Who pollinates wild black raspberries?
On the nearly perpendicular hillside behind my house, fighting for space among the ferns and stinging nettles, the wild black raspberries grow. Sweet, intensely purple, and lightly hairy, these berries are my special treat. I collect them every summer, risking their savage recurved spines and the perilous embankment. At the end of each session, my hands are stained with blood and mauve, and my boots overflow with forest duff.
As I do this tedious work, I imagine the possibilities: ganache-covered chocolate cake relaxing in a pool of black raspberry coulis, ice cream the color of violets, or warm toast glistening with berry jam. And don’t forget key lime pie: a tart foundation for mounds of hollow-centered jewels.
So which bee is it?
So on a sunny afternoon last week, armed with a one-quart plastic container that once held yogurt, I ascended the hill. As I picked and cussed and backed nasty spines from my skin, I once again wondered who pollinates the black raspberries.
Since the plant is in the rose family like so many bee-pollinated berries, I assume it is bee pollinated. Every spring I try to catch a pollinator in the act, but nothing stands out. I’ve seen a honey bee or two, an occasional Andrena, and a few bumble bees, but no consistent visitors appear.
I was deep in thought about the mystery bee, my container nearly full, when I stepped backward onto a piece of broken limb. It rolled. I tumbled. In a flash I was sliding backward, head-first down the hill with an earthworm’s view of the firmament. Above me a pair of jays scoffed and jeered at my antics.
As I slid down the embankment, a place that smelled brown and composty, all I could think of was the container: Keep it upright! Keep it level! Feeling like the Statue of Liberty or the Olympic torch bearer, I slid down, down, down with one arm held on high. I watched it, concentrated on it, willed it to stay full.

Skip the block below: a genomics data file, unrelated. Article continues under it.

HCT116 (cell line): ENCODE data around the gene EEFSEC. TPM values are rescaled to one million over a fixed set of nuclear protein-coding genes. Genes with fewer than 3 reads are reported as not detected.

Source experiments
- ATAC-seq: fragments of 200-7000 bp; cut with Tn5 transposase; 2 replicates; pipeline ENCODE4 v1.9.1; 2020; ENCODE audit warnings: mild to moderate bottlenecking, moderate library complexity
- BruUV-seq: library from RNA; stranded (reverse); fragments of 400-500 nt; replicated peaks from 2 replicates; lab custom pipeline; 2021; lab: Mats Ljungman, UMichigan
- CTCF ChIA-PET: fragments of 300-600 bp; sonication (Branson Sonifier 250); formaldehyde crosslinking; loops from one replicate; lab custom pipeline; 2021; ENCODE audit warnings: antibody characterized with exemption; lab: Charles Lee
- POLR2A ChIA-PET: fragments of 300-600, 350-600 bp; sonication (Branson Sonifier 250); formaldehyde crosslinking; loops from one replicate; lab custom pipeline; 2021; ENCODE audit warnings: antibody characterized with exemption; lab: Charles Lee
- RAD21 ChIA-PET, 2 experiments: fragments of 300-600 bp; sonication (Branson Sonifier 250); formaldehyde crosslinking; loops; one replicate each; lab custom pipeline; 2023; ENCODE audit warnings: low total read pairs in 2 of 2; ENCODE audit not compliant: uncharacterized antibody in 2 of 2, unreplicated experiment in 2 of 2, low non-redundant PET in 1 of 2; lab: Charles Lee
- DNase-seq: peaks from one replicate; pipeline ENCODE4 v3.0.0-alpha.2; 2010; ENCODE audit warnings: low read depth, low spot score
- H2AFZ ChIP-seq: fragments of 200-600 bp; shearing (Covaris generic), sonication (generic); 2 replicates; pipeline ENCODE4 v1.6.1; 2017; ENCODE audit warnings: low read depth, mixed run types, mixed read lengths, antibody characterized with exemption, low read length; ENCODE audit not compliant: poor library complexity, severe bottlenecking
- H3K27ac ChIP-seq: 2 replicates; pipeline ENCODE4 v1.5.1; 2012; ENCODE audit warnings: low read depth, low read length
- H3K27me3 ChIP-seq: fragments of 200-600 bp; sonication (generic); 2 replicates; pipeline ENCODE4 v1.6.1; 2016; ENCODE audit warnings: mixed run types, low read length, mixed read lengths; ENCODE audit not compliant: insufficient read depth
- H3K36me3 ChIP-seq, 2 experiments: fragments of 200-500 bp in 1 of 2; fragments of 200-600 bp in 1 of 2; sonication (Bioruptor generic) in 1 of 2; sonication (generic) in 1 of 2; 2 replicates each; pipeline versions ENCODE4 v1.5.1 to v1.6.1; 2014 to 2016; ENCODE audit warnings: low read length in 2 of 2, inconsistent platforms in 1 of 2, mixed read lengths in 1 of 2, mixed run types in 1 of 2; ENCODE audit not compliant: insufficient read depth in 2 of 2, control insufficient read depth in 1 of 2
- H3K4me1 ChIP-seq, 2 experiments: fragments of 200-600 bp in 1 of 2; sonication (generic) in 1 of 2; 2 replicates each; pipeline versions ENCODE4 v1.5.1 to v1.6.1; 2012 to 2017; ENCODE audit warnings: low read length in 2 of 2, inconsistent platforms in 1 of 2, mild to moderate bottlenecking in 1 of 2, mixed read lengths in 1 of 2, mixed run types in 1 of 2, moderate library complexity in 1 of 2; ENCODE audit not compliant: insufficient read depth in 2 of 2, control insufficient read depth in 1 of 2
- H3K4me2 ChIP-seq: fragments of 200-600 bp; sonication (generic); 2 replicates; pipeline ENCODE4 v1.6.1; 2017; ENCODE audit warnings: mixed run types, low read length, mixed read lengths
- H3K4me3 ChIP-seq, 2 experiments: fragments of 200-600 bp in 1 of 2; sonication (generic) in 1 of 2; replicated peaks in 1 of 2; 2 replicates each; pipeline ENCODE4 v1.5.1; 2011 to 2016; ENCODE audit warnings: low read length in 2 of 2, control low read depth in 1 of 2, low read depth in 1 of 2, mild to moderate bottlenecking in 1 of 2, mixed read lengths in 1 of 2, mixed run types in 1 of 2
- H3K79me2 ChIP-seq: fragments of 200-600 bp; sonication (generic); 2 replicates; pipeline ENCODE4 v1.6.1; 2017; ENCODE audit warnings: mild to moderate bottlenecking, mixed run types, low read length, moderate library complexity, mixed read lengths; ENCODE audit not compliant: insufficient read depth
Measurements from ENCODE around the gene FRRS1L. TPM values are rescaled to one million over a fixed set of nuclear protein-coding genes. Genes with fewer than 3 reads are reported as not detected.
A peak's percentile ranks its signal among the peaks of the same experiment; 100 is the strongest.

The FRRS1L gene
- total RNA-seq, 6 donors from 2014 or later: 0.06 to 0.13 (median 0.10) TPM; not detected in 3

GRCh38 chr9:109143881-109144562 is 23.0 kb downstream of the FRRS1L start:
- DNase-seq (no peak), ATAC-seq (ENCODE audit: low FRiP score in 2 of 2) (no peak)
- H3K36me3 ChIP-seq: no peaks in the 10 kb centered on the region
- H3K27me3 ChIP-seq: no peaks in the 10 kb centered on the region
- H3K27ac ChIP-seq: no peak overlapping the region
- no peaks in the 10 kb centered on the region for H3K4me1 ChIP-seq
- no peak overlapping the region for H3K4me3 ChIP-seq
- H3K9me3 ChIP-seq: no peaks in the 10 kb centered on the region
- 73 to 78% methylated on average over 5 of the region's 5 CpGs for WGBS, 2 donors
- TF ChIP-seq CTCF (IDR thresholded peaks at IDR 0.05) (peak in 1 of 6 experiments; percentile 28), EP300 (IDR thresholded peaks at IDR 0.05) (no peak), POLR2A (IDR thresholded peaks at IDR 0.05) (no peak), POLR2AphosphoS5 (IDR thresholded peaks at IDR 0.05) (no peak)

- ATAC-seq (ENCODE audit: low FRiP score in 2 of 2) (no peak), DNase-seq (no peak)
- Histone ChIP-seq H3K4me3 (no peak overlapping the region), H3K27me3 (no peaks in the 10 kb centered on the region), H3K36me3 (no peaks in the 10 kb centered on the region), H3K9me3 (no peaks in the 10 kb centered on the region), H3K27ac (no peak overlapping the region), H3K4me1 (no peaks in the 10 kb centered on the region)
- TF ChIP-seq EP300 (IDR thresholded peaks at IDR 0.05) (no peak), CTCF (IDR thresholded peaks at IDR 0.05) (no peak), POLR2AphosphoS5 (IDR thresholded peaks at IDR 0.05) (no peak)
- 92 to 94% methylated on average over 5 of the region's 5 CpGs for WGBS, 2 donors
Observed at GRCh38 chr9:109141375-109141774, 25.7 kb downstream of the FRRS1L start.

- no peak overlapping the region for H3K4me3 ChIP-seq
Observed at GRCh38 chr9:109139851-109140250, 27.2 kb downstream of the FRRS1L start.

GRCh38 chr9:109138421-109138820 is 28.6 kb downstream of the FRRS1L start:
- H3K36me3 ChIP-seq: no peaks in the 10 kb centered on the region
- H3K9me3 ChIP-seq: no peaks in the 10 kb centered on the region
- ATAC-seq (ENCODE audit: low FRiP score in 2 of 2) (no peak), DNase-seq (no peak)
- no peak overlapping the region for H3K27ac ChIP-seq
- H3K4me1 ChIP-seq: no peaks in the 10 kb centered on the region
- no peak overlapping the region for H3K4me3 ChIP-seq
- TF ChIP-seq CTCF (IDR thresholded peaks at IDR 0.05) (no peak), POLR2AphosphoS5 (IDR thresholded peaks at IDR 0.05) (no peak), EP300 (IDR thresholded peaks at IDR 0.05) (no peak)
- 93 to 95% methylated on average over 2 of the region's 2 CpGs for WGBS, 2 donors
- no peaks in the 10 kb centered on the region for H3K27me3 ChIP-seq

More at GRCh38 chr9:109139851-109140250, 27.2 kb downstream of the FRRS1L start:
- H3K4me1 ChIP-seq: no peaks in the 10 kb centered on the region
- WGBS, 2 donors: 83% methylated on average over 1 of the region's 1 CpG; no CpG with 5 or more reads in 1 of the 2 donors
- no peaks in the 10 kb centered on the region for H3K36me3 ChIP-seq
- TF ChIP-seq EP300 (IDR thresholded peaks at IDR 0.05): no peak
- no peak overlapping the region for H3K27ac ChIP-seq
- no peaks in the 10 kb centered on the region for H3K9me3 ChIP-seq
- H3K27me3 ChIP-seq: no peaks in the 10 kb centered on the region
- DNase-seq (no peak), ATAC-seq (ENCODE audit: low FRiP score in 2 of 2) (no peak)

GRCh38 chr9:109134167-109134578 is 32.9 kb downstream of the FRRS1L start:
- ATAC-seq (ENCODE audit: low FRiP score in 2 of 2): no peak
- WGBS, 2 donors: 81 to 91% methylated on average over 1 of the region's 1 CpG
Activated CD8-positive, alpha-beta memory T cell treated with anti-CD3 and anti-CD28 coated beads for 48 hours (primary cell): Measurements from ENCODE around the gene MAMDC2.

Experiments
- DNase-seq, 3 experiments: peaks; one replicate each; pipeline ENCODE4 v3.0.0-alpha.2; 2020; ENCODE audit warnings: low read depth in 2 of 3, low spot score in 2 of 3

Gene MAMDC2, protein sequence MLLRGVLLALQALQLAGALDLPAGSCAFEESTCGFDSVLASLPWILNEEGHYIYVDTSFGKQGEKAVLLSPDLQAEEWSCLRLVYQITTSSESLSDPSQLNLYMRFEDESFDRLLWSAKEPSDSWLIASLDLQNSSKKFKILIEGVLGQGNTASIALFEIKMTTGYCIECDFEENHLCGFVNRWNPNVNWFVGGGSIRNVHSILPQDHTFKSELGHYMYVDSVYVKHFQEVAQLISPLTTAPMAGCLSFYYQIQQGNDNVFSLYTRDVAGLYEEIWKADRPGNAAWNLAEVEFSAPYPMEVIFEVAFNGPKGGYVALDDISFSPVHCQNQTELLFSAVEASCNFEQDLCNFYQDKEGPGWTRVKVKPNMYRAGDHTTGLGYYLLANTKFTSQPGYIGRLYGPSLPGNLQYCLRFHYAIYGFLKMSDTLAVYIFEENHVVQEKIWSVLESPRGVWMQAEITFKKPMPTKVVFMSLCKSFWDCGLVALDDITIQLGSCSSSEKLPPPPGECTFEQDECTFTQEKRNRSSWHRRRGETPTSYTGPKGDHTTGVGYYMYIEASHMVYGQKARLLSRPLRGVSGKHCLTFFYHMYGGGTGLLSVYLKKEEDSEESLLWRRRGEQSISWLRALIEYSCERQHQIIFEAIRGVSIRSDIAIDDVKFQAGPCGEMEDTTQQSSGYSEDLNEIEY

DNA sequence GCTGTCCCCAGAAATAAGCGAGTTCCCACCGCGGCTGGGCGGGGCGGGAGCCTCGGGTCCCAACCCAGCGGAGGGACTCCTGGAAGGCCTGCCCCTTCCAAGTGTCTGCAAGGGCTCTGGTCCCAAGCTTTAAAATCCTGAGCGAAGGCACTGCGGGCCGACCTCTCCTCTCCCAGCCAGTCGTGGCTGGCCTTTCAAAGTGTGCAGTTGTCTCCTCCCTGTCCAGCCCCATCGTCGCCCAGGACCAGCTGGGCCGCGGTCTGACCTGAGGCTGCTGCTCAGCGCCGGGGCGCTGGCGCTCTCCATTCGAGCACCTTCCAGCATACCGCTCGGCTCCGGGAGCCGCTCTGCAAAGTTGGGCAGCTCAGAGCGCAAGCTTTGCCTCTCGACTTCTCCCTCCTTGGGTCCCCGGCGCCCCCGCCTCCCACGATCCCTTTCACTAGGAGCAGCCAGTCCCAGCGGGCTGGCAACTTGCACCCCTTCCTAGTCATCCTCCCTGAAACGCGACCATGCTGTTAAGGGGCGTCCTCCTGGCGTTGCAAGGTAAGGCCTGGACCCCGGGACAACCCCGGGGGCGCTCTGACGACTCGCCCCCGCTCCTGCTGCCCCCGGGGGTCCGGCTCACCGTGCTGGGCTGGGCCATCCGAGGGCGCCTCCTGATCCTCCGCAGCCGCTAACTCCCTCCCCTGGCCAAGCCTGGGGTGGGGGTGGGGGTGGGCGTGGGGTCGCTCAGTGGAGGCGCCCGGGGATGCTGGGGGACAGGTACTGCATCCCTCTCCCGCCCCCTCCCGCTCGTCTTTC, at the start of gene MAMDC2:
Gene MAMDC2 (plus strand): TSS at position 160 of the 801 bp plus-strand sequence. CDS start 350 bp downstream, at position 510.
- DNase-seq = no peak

Saving the berries
When I finally stopped, thanks to a young elderberry bush, I could see my boots silhouetted against the sky. Still, my berry bucket was level and brimming with fruit. Victory!
But the hardest part was yet to come. Turns out it is difficult when you’re upside down, nearly vertical, and holding a container of berries, to flip yourself over with the remaining hand. The ground was too steep to set the container anywhere and it was impossible to sit up. I kept grasping at things that came loose when I tugged. And when they came loose, other things got flicked about. Wiggly things with far too many legs.
Finally I was able to reach a sword fern, a plant with deep and tenacious roots. With the fern in hand I was able to get myself turned around and upright. It was then that I noticed everything in my pockets had fallen out; keys, hive tool, survey tape, and pocketknife had all continued on their journey down the hill without me.
I don’t know why I’m telling you this. I felt stupid for losing my balance and a little sheepish for prizing my black raspberries above life and limb. But then again, people who think hoards of stinging insects make fun pets are a little bit like that.
Honey Bee Suite